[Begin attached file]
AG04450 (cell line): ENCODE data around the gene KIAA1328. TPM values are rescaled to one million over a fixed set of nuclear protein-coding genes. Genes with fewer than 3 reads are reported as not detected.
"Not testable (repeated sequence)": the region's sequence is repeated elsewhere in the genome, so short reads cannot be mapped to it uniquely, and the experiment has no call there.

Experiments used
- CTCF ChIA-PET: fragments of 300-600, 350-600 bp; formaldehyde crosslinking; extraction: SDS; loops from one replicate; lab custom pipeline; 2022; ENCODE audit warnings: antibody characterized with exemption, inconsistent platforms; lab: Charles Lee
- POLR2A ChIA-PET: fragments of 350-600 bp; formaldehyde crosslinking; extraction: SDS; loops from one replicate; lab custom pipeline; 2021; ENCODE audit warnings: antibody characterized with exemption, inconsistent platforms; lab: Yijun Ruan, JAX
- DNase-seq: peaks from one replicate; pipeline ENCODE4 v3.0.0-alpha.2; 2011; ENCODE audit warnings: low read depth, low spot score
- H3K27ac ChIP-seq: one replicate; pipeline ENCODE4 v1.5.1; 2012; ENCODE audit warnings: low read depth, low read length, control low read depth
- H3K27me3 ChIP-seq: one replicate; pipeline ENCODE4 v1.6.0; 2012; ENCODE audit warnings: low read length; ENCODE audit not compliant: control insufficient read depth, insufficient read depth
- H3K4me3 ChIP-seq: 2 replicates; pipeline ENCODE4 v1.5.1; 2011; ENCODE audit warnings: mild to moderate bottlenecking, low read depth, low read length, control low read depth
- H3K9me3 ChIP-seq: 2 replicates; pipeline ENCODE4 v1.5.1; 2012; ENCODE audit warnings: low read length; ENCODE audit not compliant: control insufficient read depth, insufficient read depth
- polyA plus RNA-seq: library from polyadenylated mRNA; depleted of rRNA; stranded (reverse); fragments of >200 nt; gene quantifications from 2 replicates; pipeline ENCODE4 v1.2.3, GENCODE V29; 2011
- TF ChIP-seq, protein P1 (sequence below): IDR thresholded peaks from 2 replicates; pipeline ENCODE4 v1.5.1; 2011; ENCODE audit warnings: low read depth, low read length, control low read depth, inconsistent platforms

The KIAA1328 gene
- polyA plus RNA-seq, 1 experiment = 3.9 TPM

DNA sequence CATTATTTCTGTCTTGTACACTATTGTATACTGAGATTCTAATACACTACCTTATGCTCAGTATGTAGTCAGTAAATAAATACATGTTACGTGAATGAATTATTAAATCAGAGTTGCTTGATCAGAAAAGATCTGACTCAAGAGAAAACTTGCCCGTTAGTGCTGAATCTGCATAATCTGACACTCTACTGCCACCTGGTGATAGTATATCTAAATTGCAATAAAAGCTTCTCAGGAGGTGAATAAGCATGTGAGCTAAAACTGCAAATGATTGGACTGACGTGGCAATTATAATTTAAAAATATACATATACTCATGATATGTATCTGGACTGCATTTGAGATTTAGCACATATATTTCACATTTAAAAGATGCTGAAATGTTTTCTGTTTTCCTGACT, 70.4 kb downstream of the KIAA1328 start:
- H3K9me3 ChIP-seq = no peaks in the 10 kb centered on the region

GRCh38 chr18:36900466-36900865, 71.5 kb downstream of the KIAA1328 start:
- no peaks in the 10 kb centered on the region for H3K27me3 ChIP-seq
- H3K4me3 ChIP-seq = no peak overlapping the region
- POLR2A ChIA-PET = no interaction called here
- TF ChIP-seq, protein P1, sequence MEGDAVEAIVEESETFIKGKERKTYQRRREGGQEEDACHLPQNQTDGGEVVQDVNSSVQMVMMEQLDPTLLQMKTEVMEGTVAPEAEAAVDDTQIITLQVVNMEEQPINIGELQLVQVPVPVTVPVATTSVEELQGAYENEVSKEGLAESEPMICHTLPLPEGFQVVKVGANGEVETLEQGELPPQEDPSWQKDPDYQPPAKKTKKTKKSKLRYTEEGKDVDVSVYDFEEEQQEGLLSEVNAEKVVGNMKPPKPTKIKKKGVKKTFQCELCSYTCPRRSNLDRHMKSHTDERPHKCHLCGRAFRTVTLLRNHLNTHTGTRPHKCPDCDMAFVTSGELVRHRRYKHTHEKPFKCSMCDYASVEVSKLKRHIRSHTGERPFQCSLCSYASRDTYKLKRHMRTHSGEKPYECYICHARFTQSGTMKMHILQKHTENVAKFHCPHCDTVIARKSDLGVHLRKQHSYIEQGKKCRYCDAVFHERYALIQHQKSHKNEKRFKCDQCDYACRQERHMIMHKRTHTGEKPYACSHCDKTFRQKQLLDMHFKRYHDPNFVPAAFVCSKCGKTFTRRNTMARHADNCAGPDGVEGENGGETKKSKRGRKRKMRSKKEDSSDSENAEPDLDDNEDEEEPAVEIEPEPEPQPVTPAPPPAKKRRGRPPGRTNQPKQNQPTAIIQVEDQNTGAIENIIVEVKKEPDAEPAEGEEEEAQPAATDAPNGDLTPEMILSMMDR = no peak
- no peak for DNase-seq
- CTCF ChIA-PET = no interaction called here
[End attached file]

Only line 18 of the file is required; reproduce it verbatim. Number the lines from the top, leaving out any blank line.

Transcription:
- no peaks in the 10 kb centered on the region for H3K27me3 ChIP-seq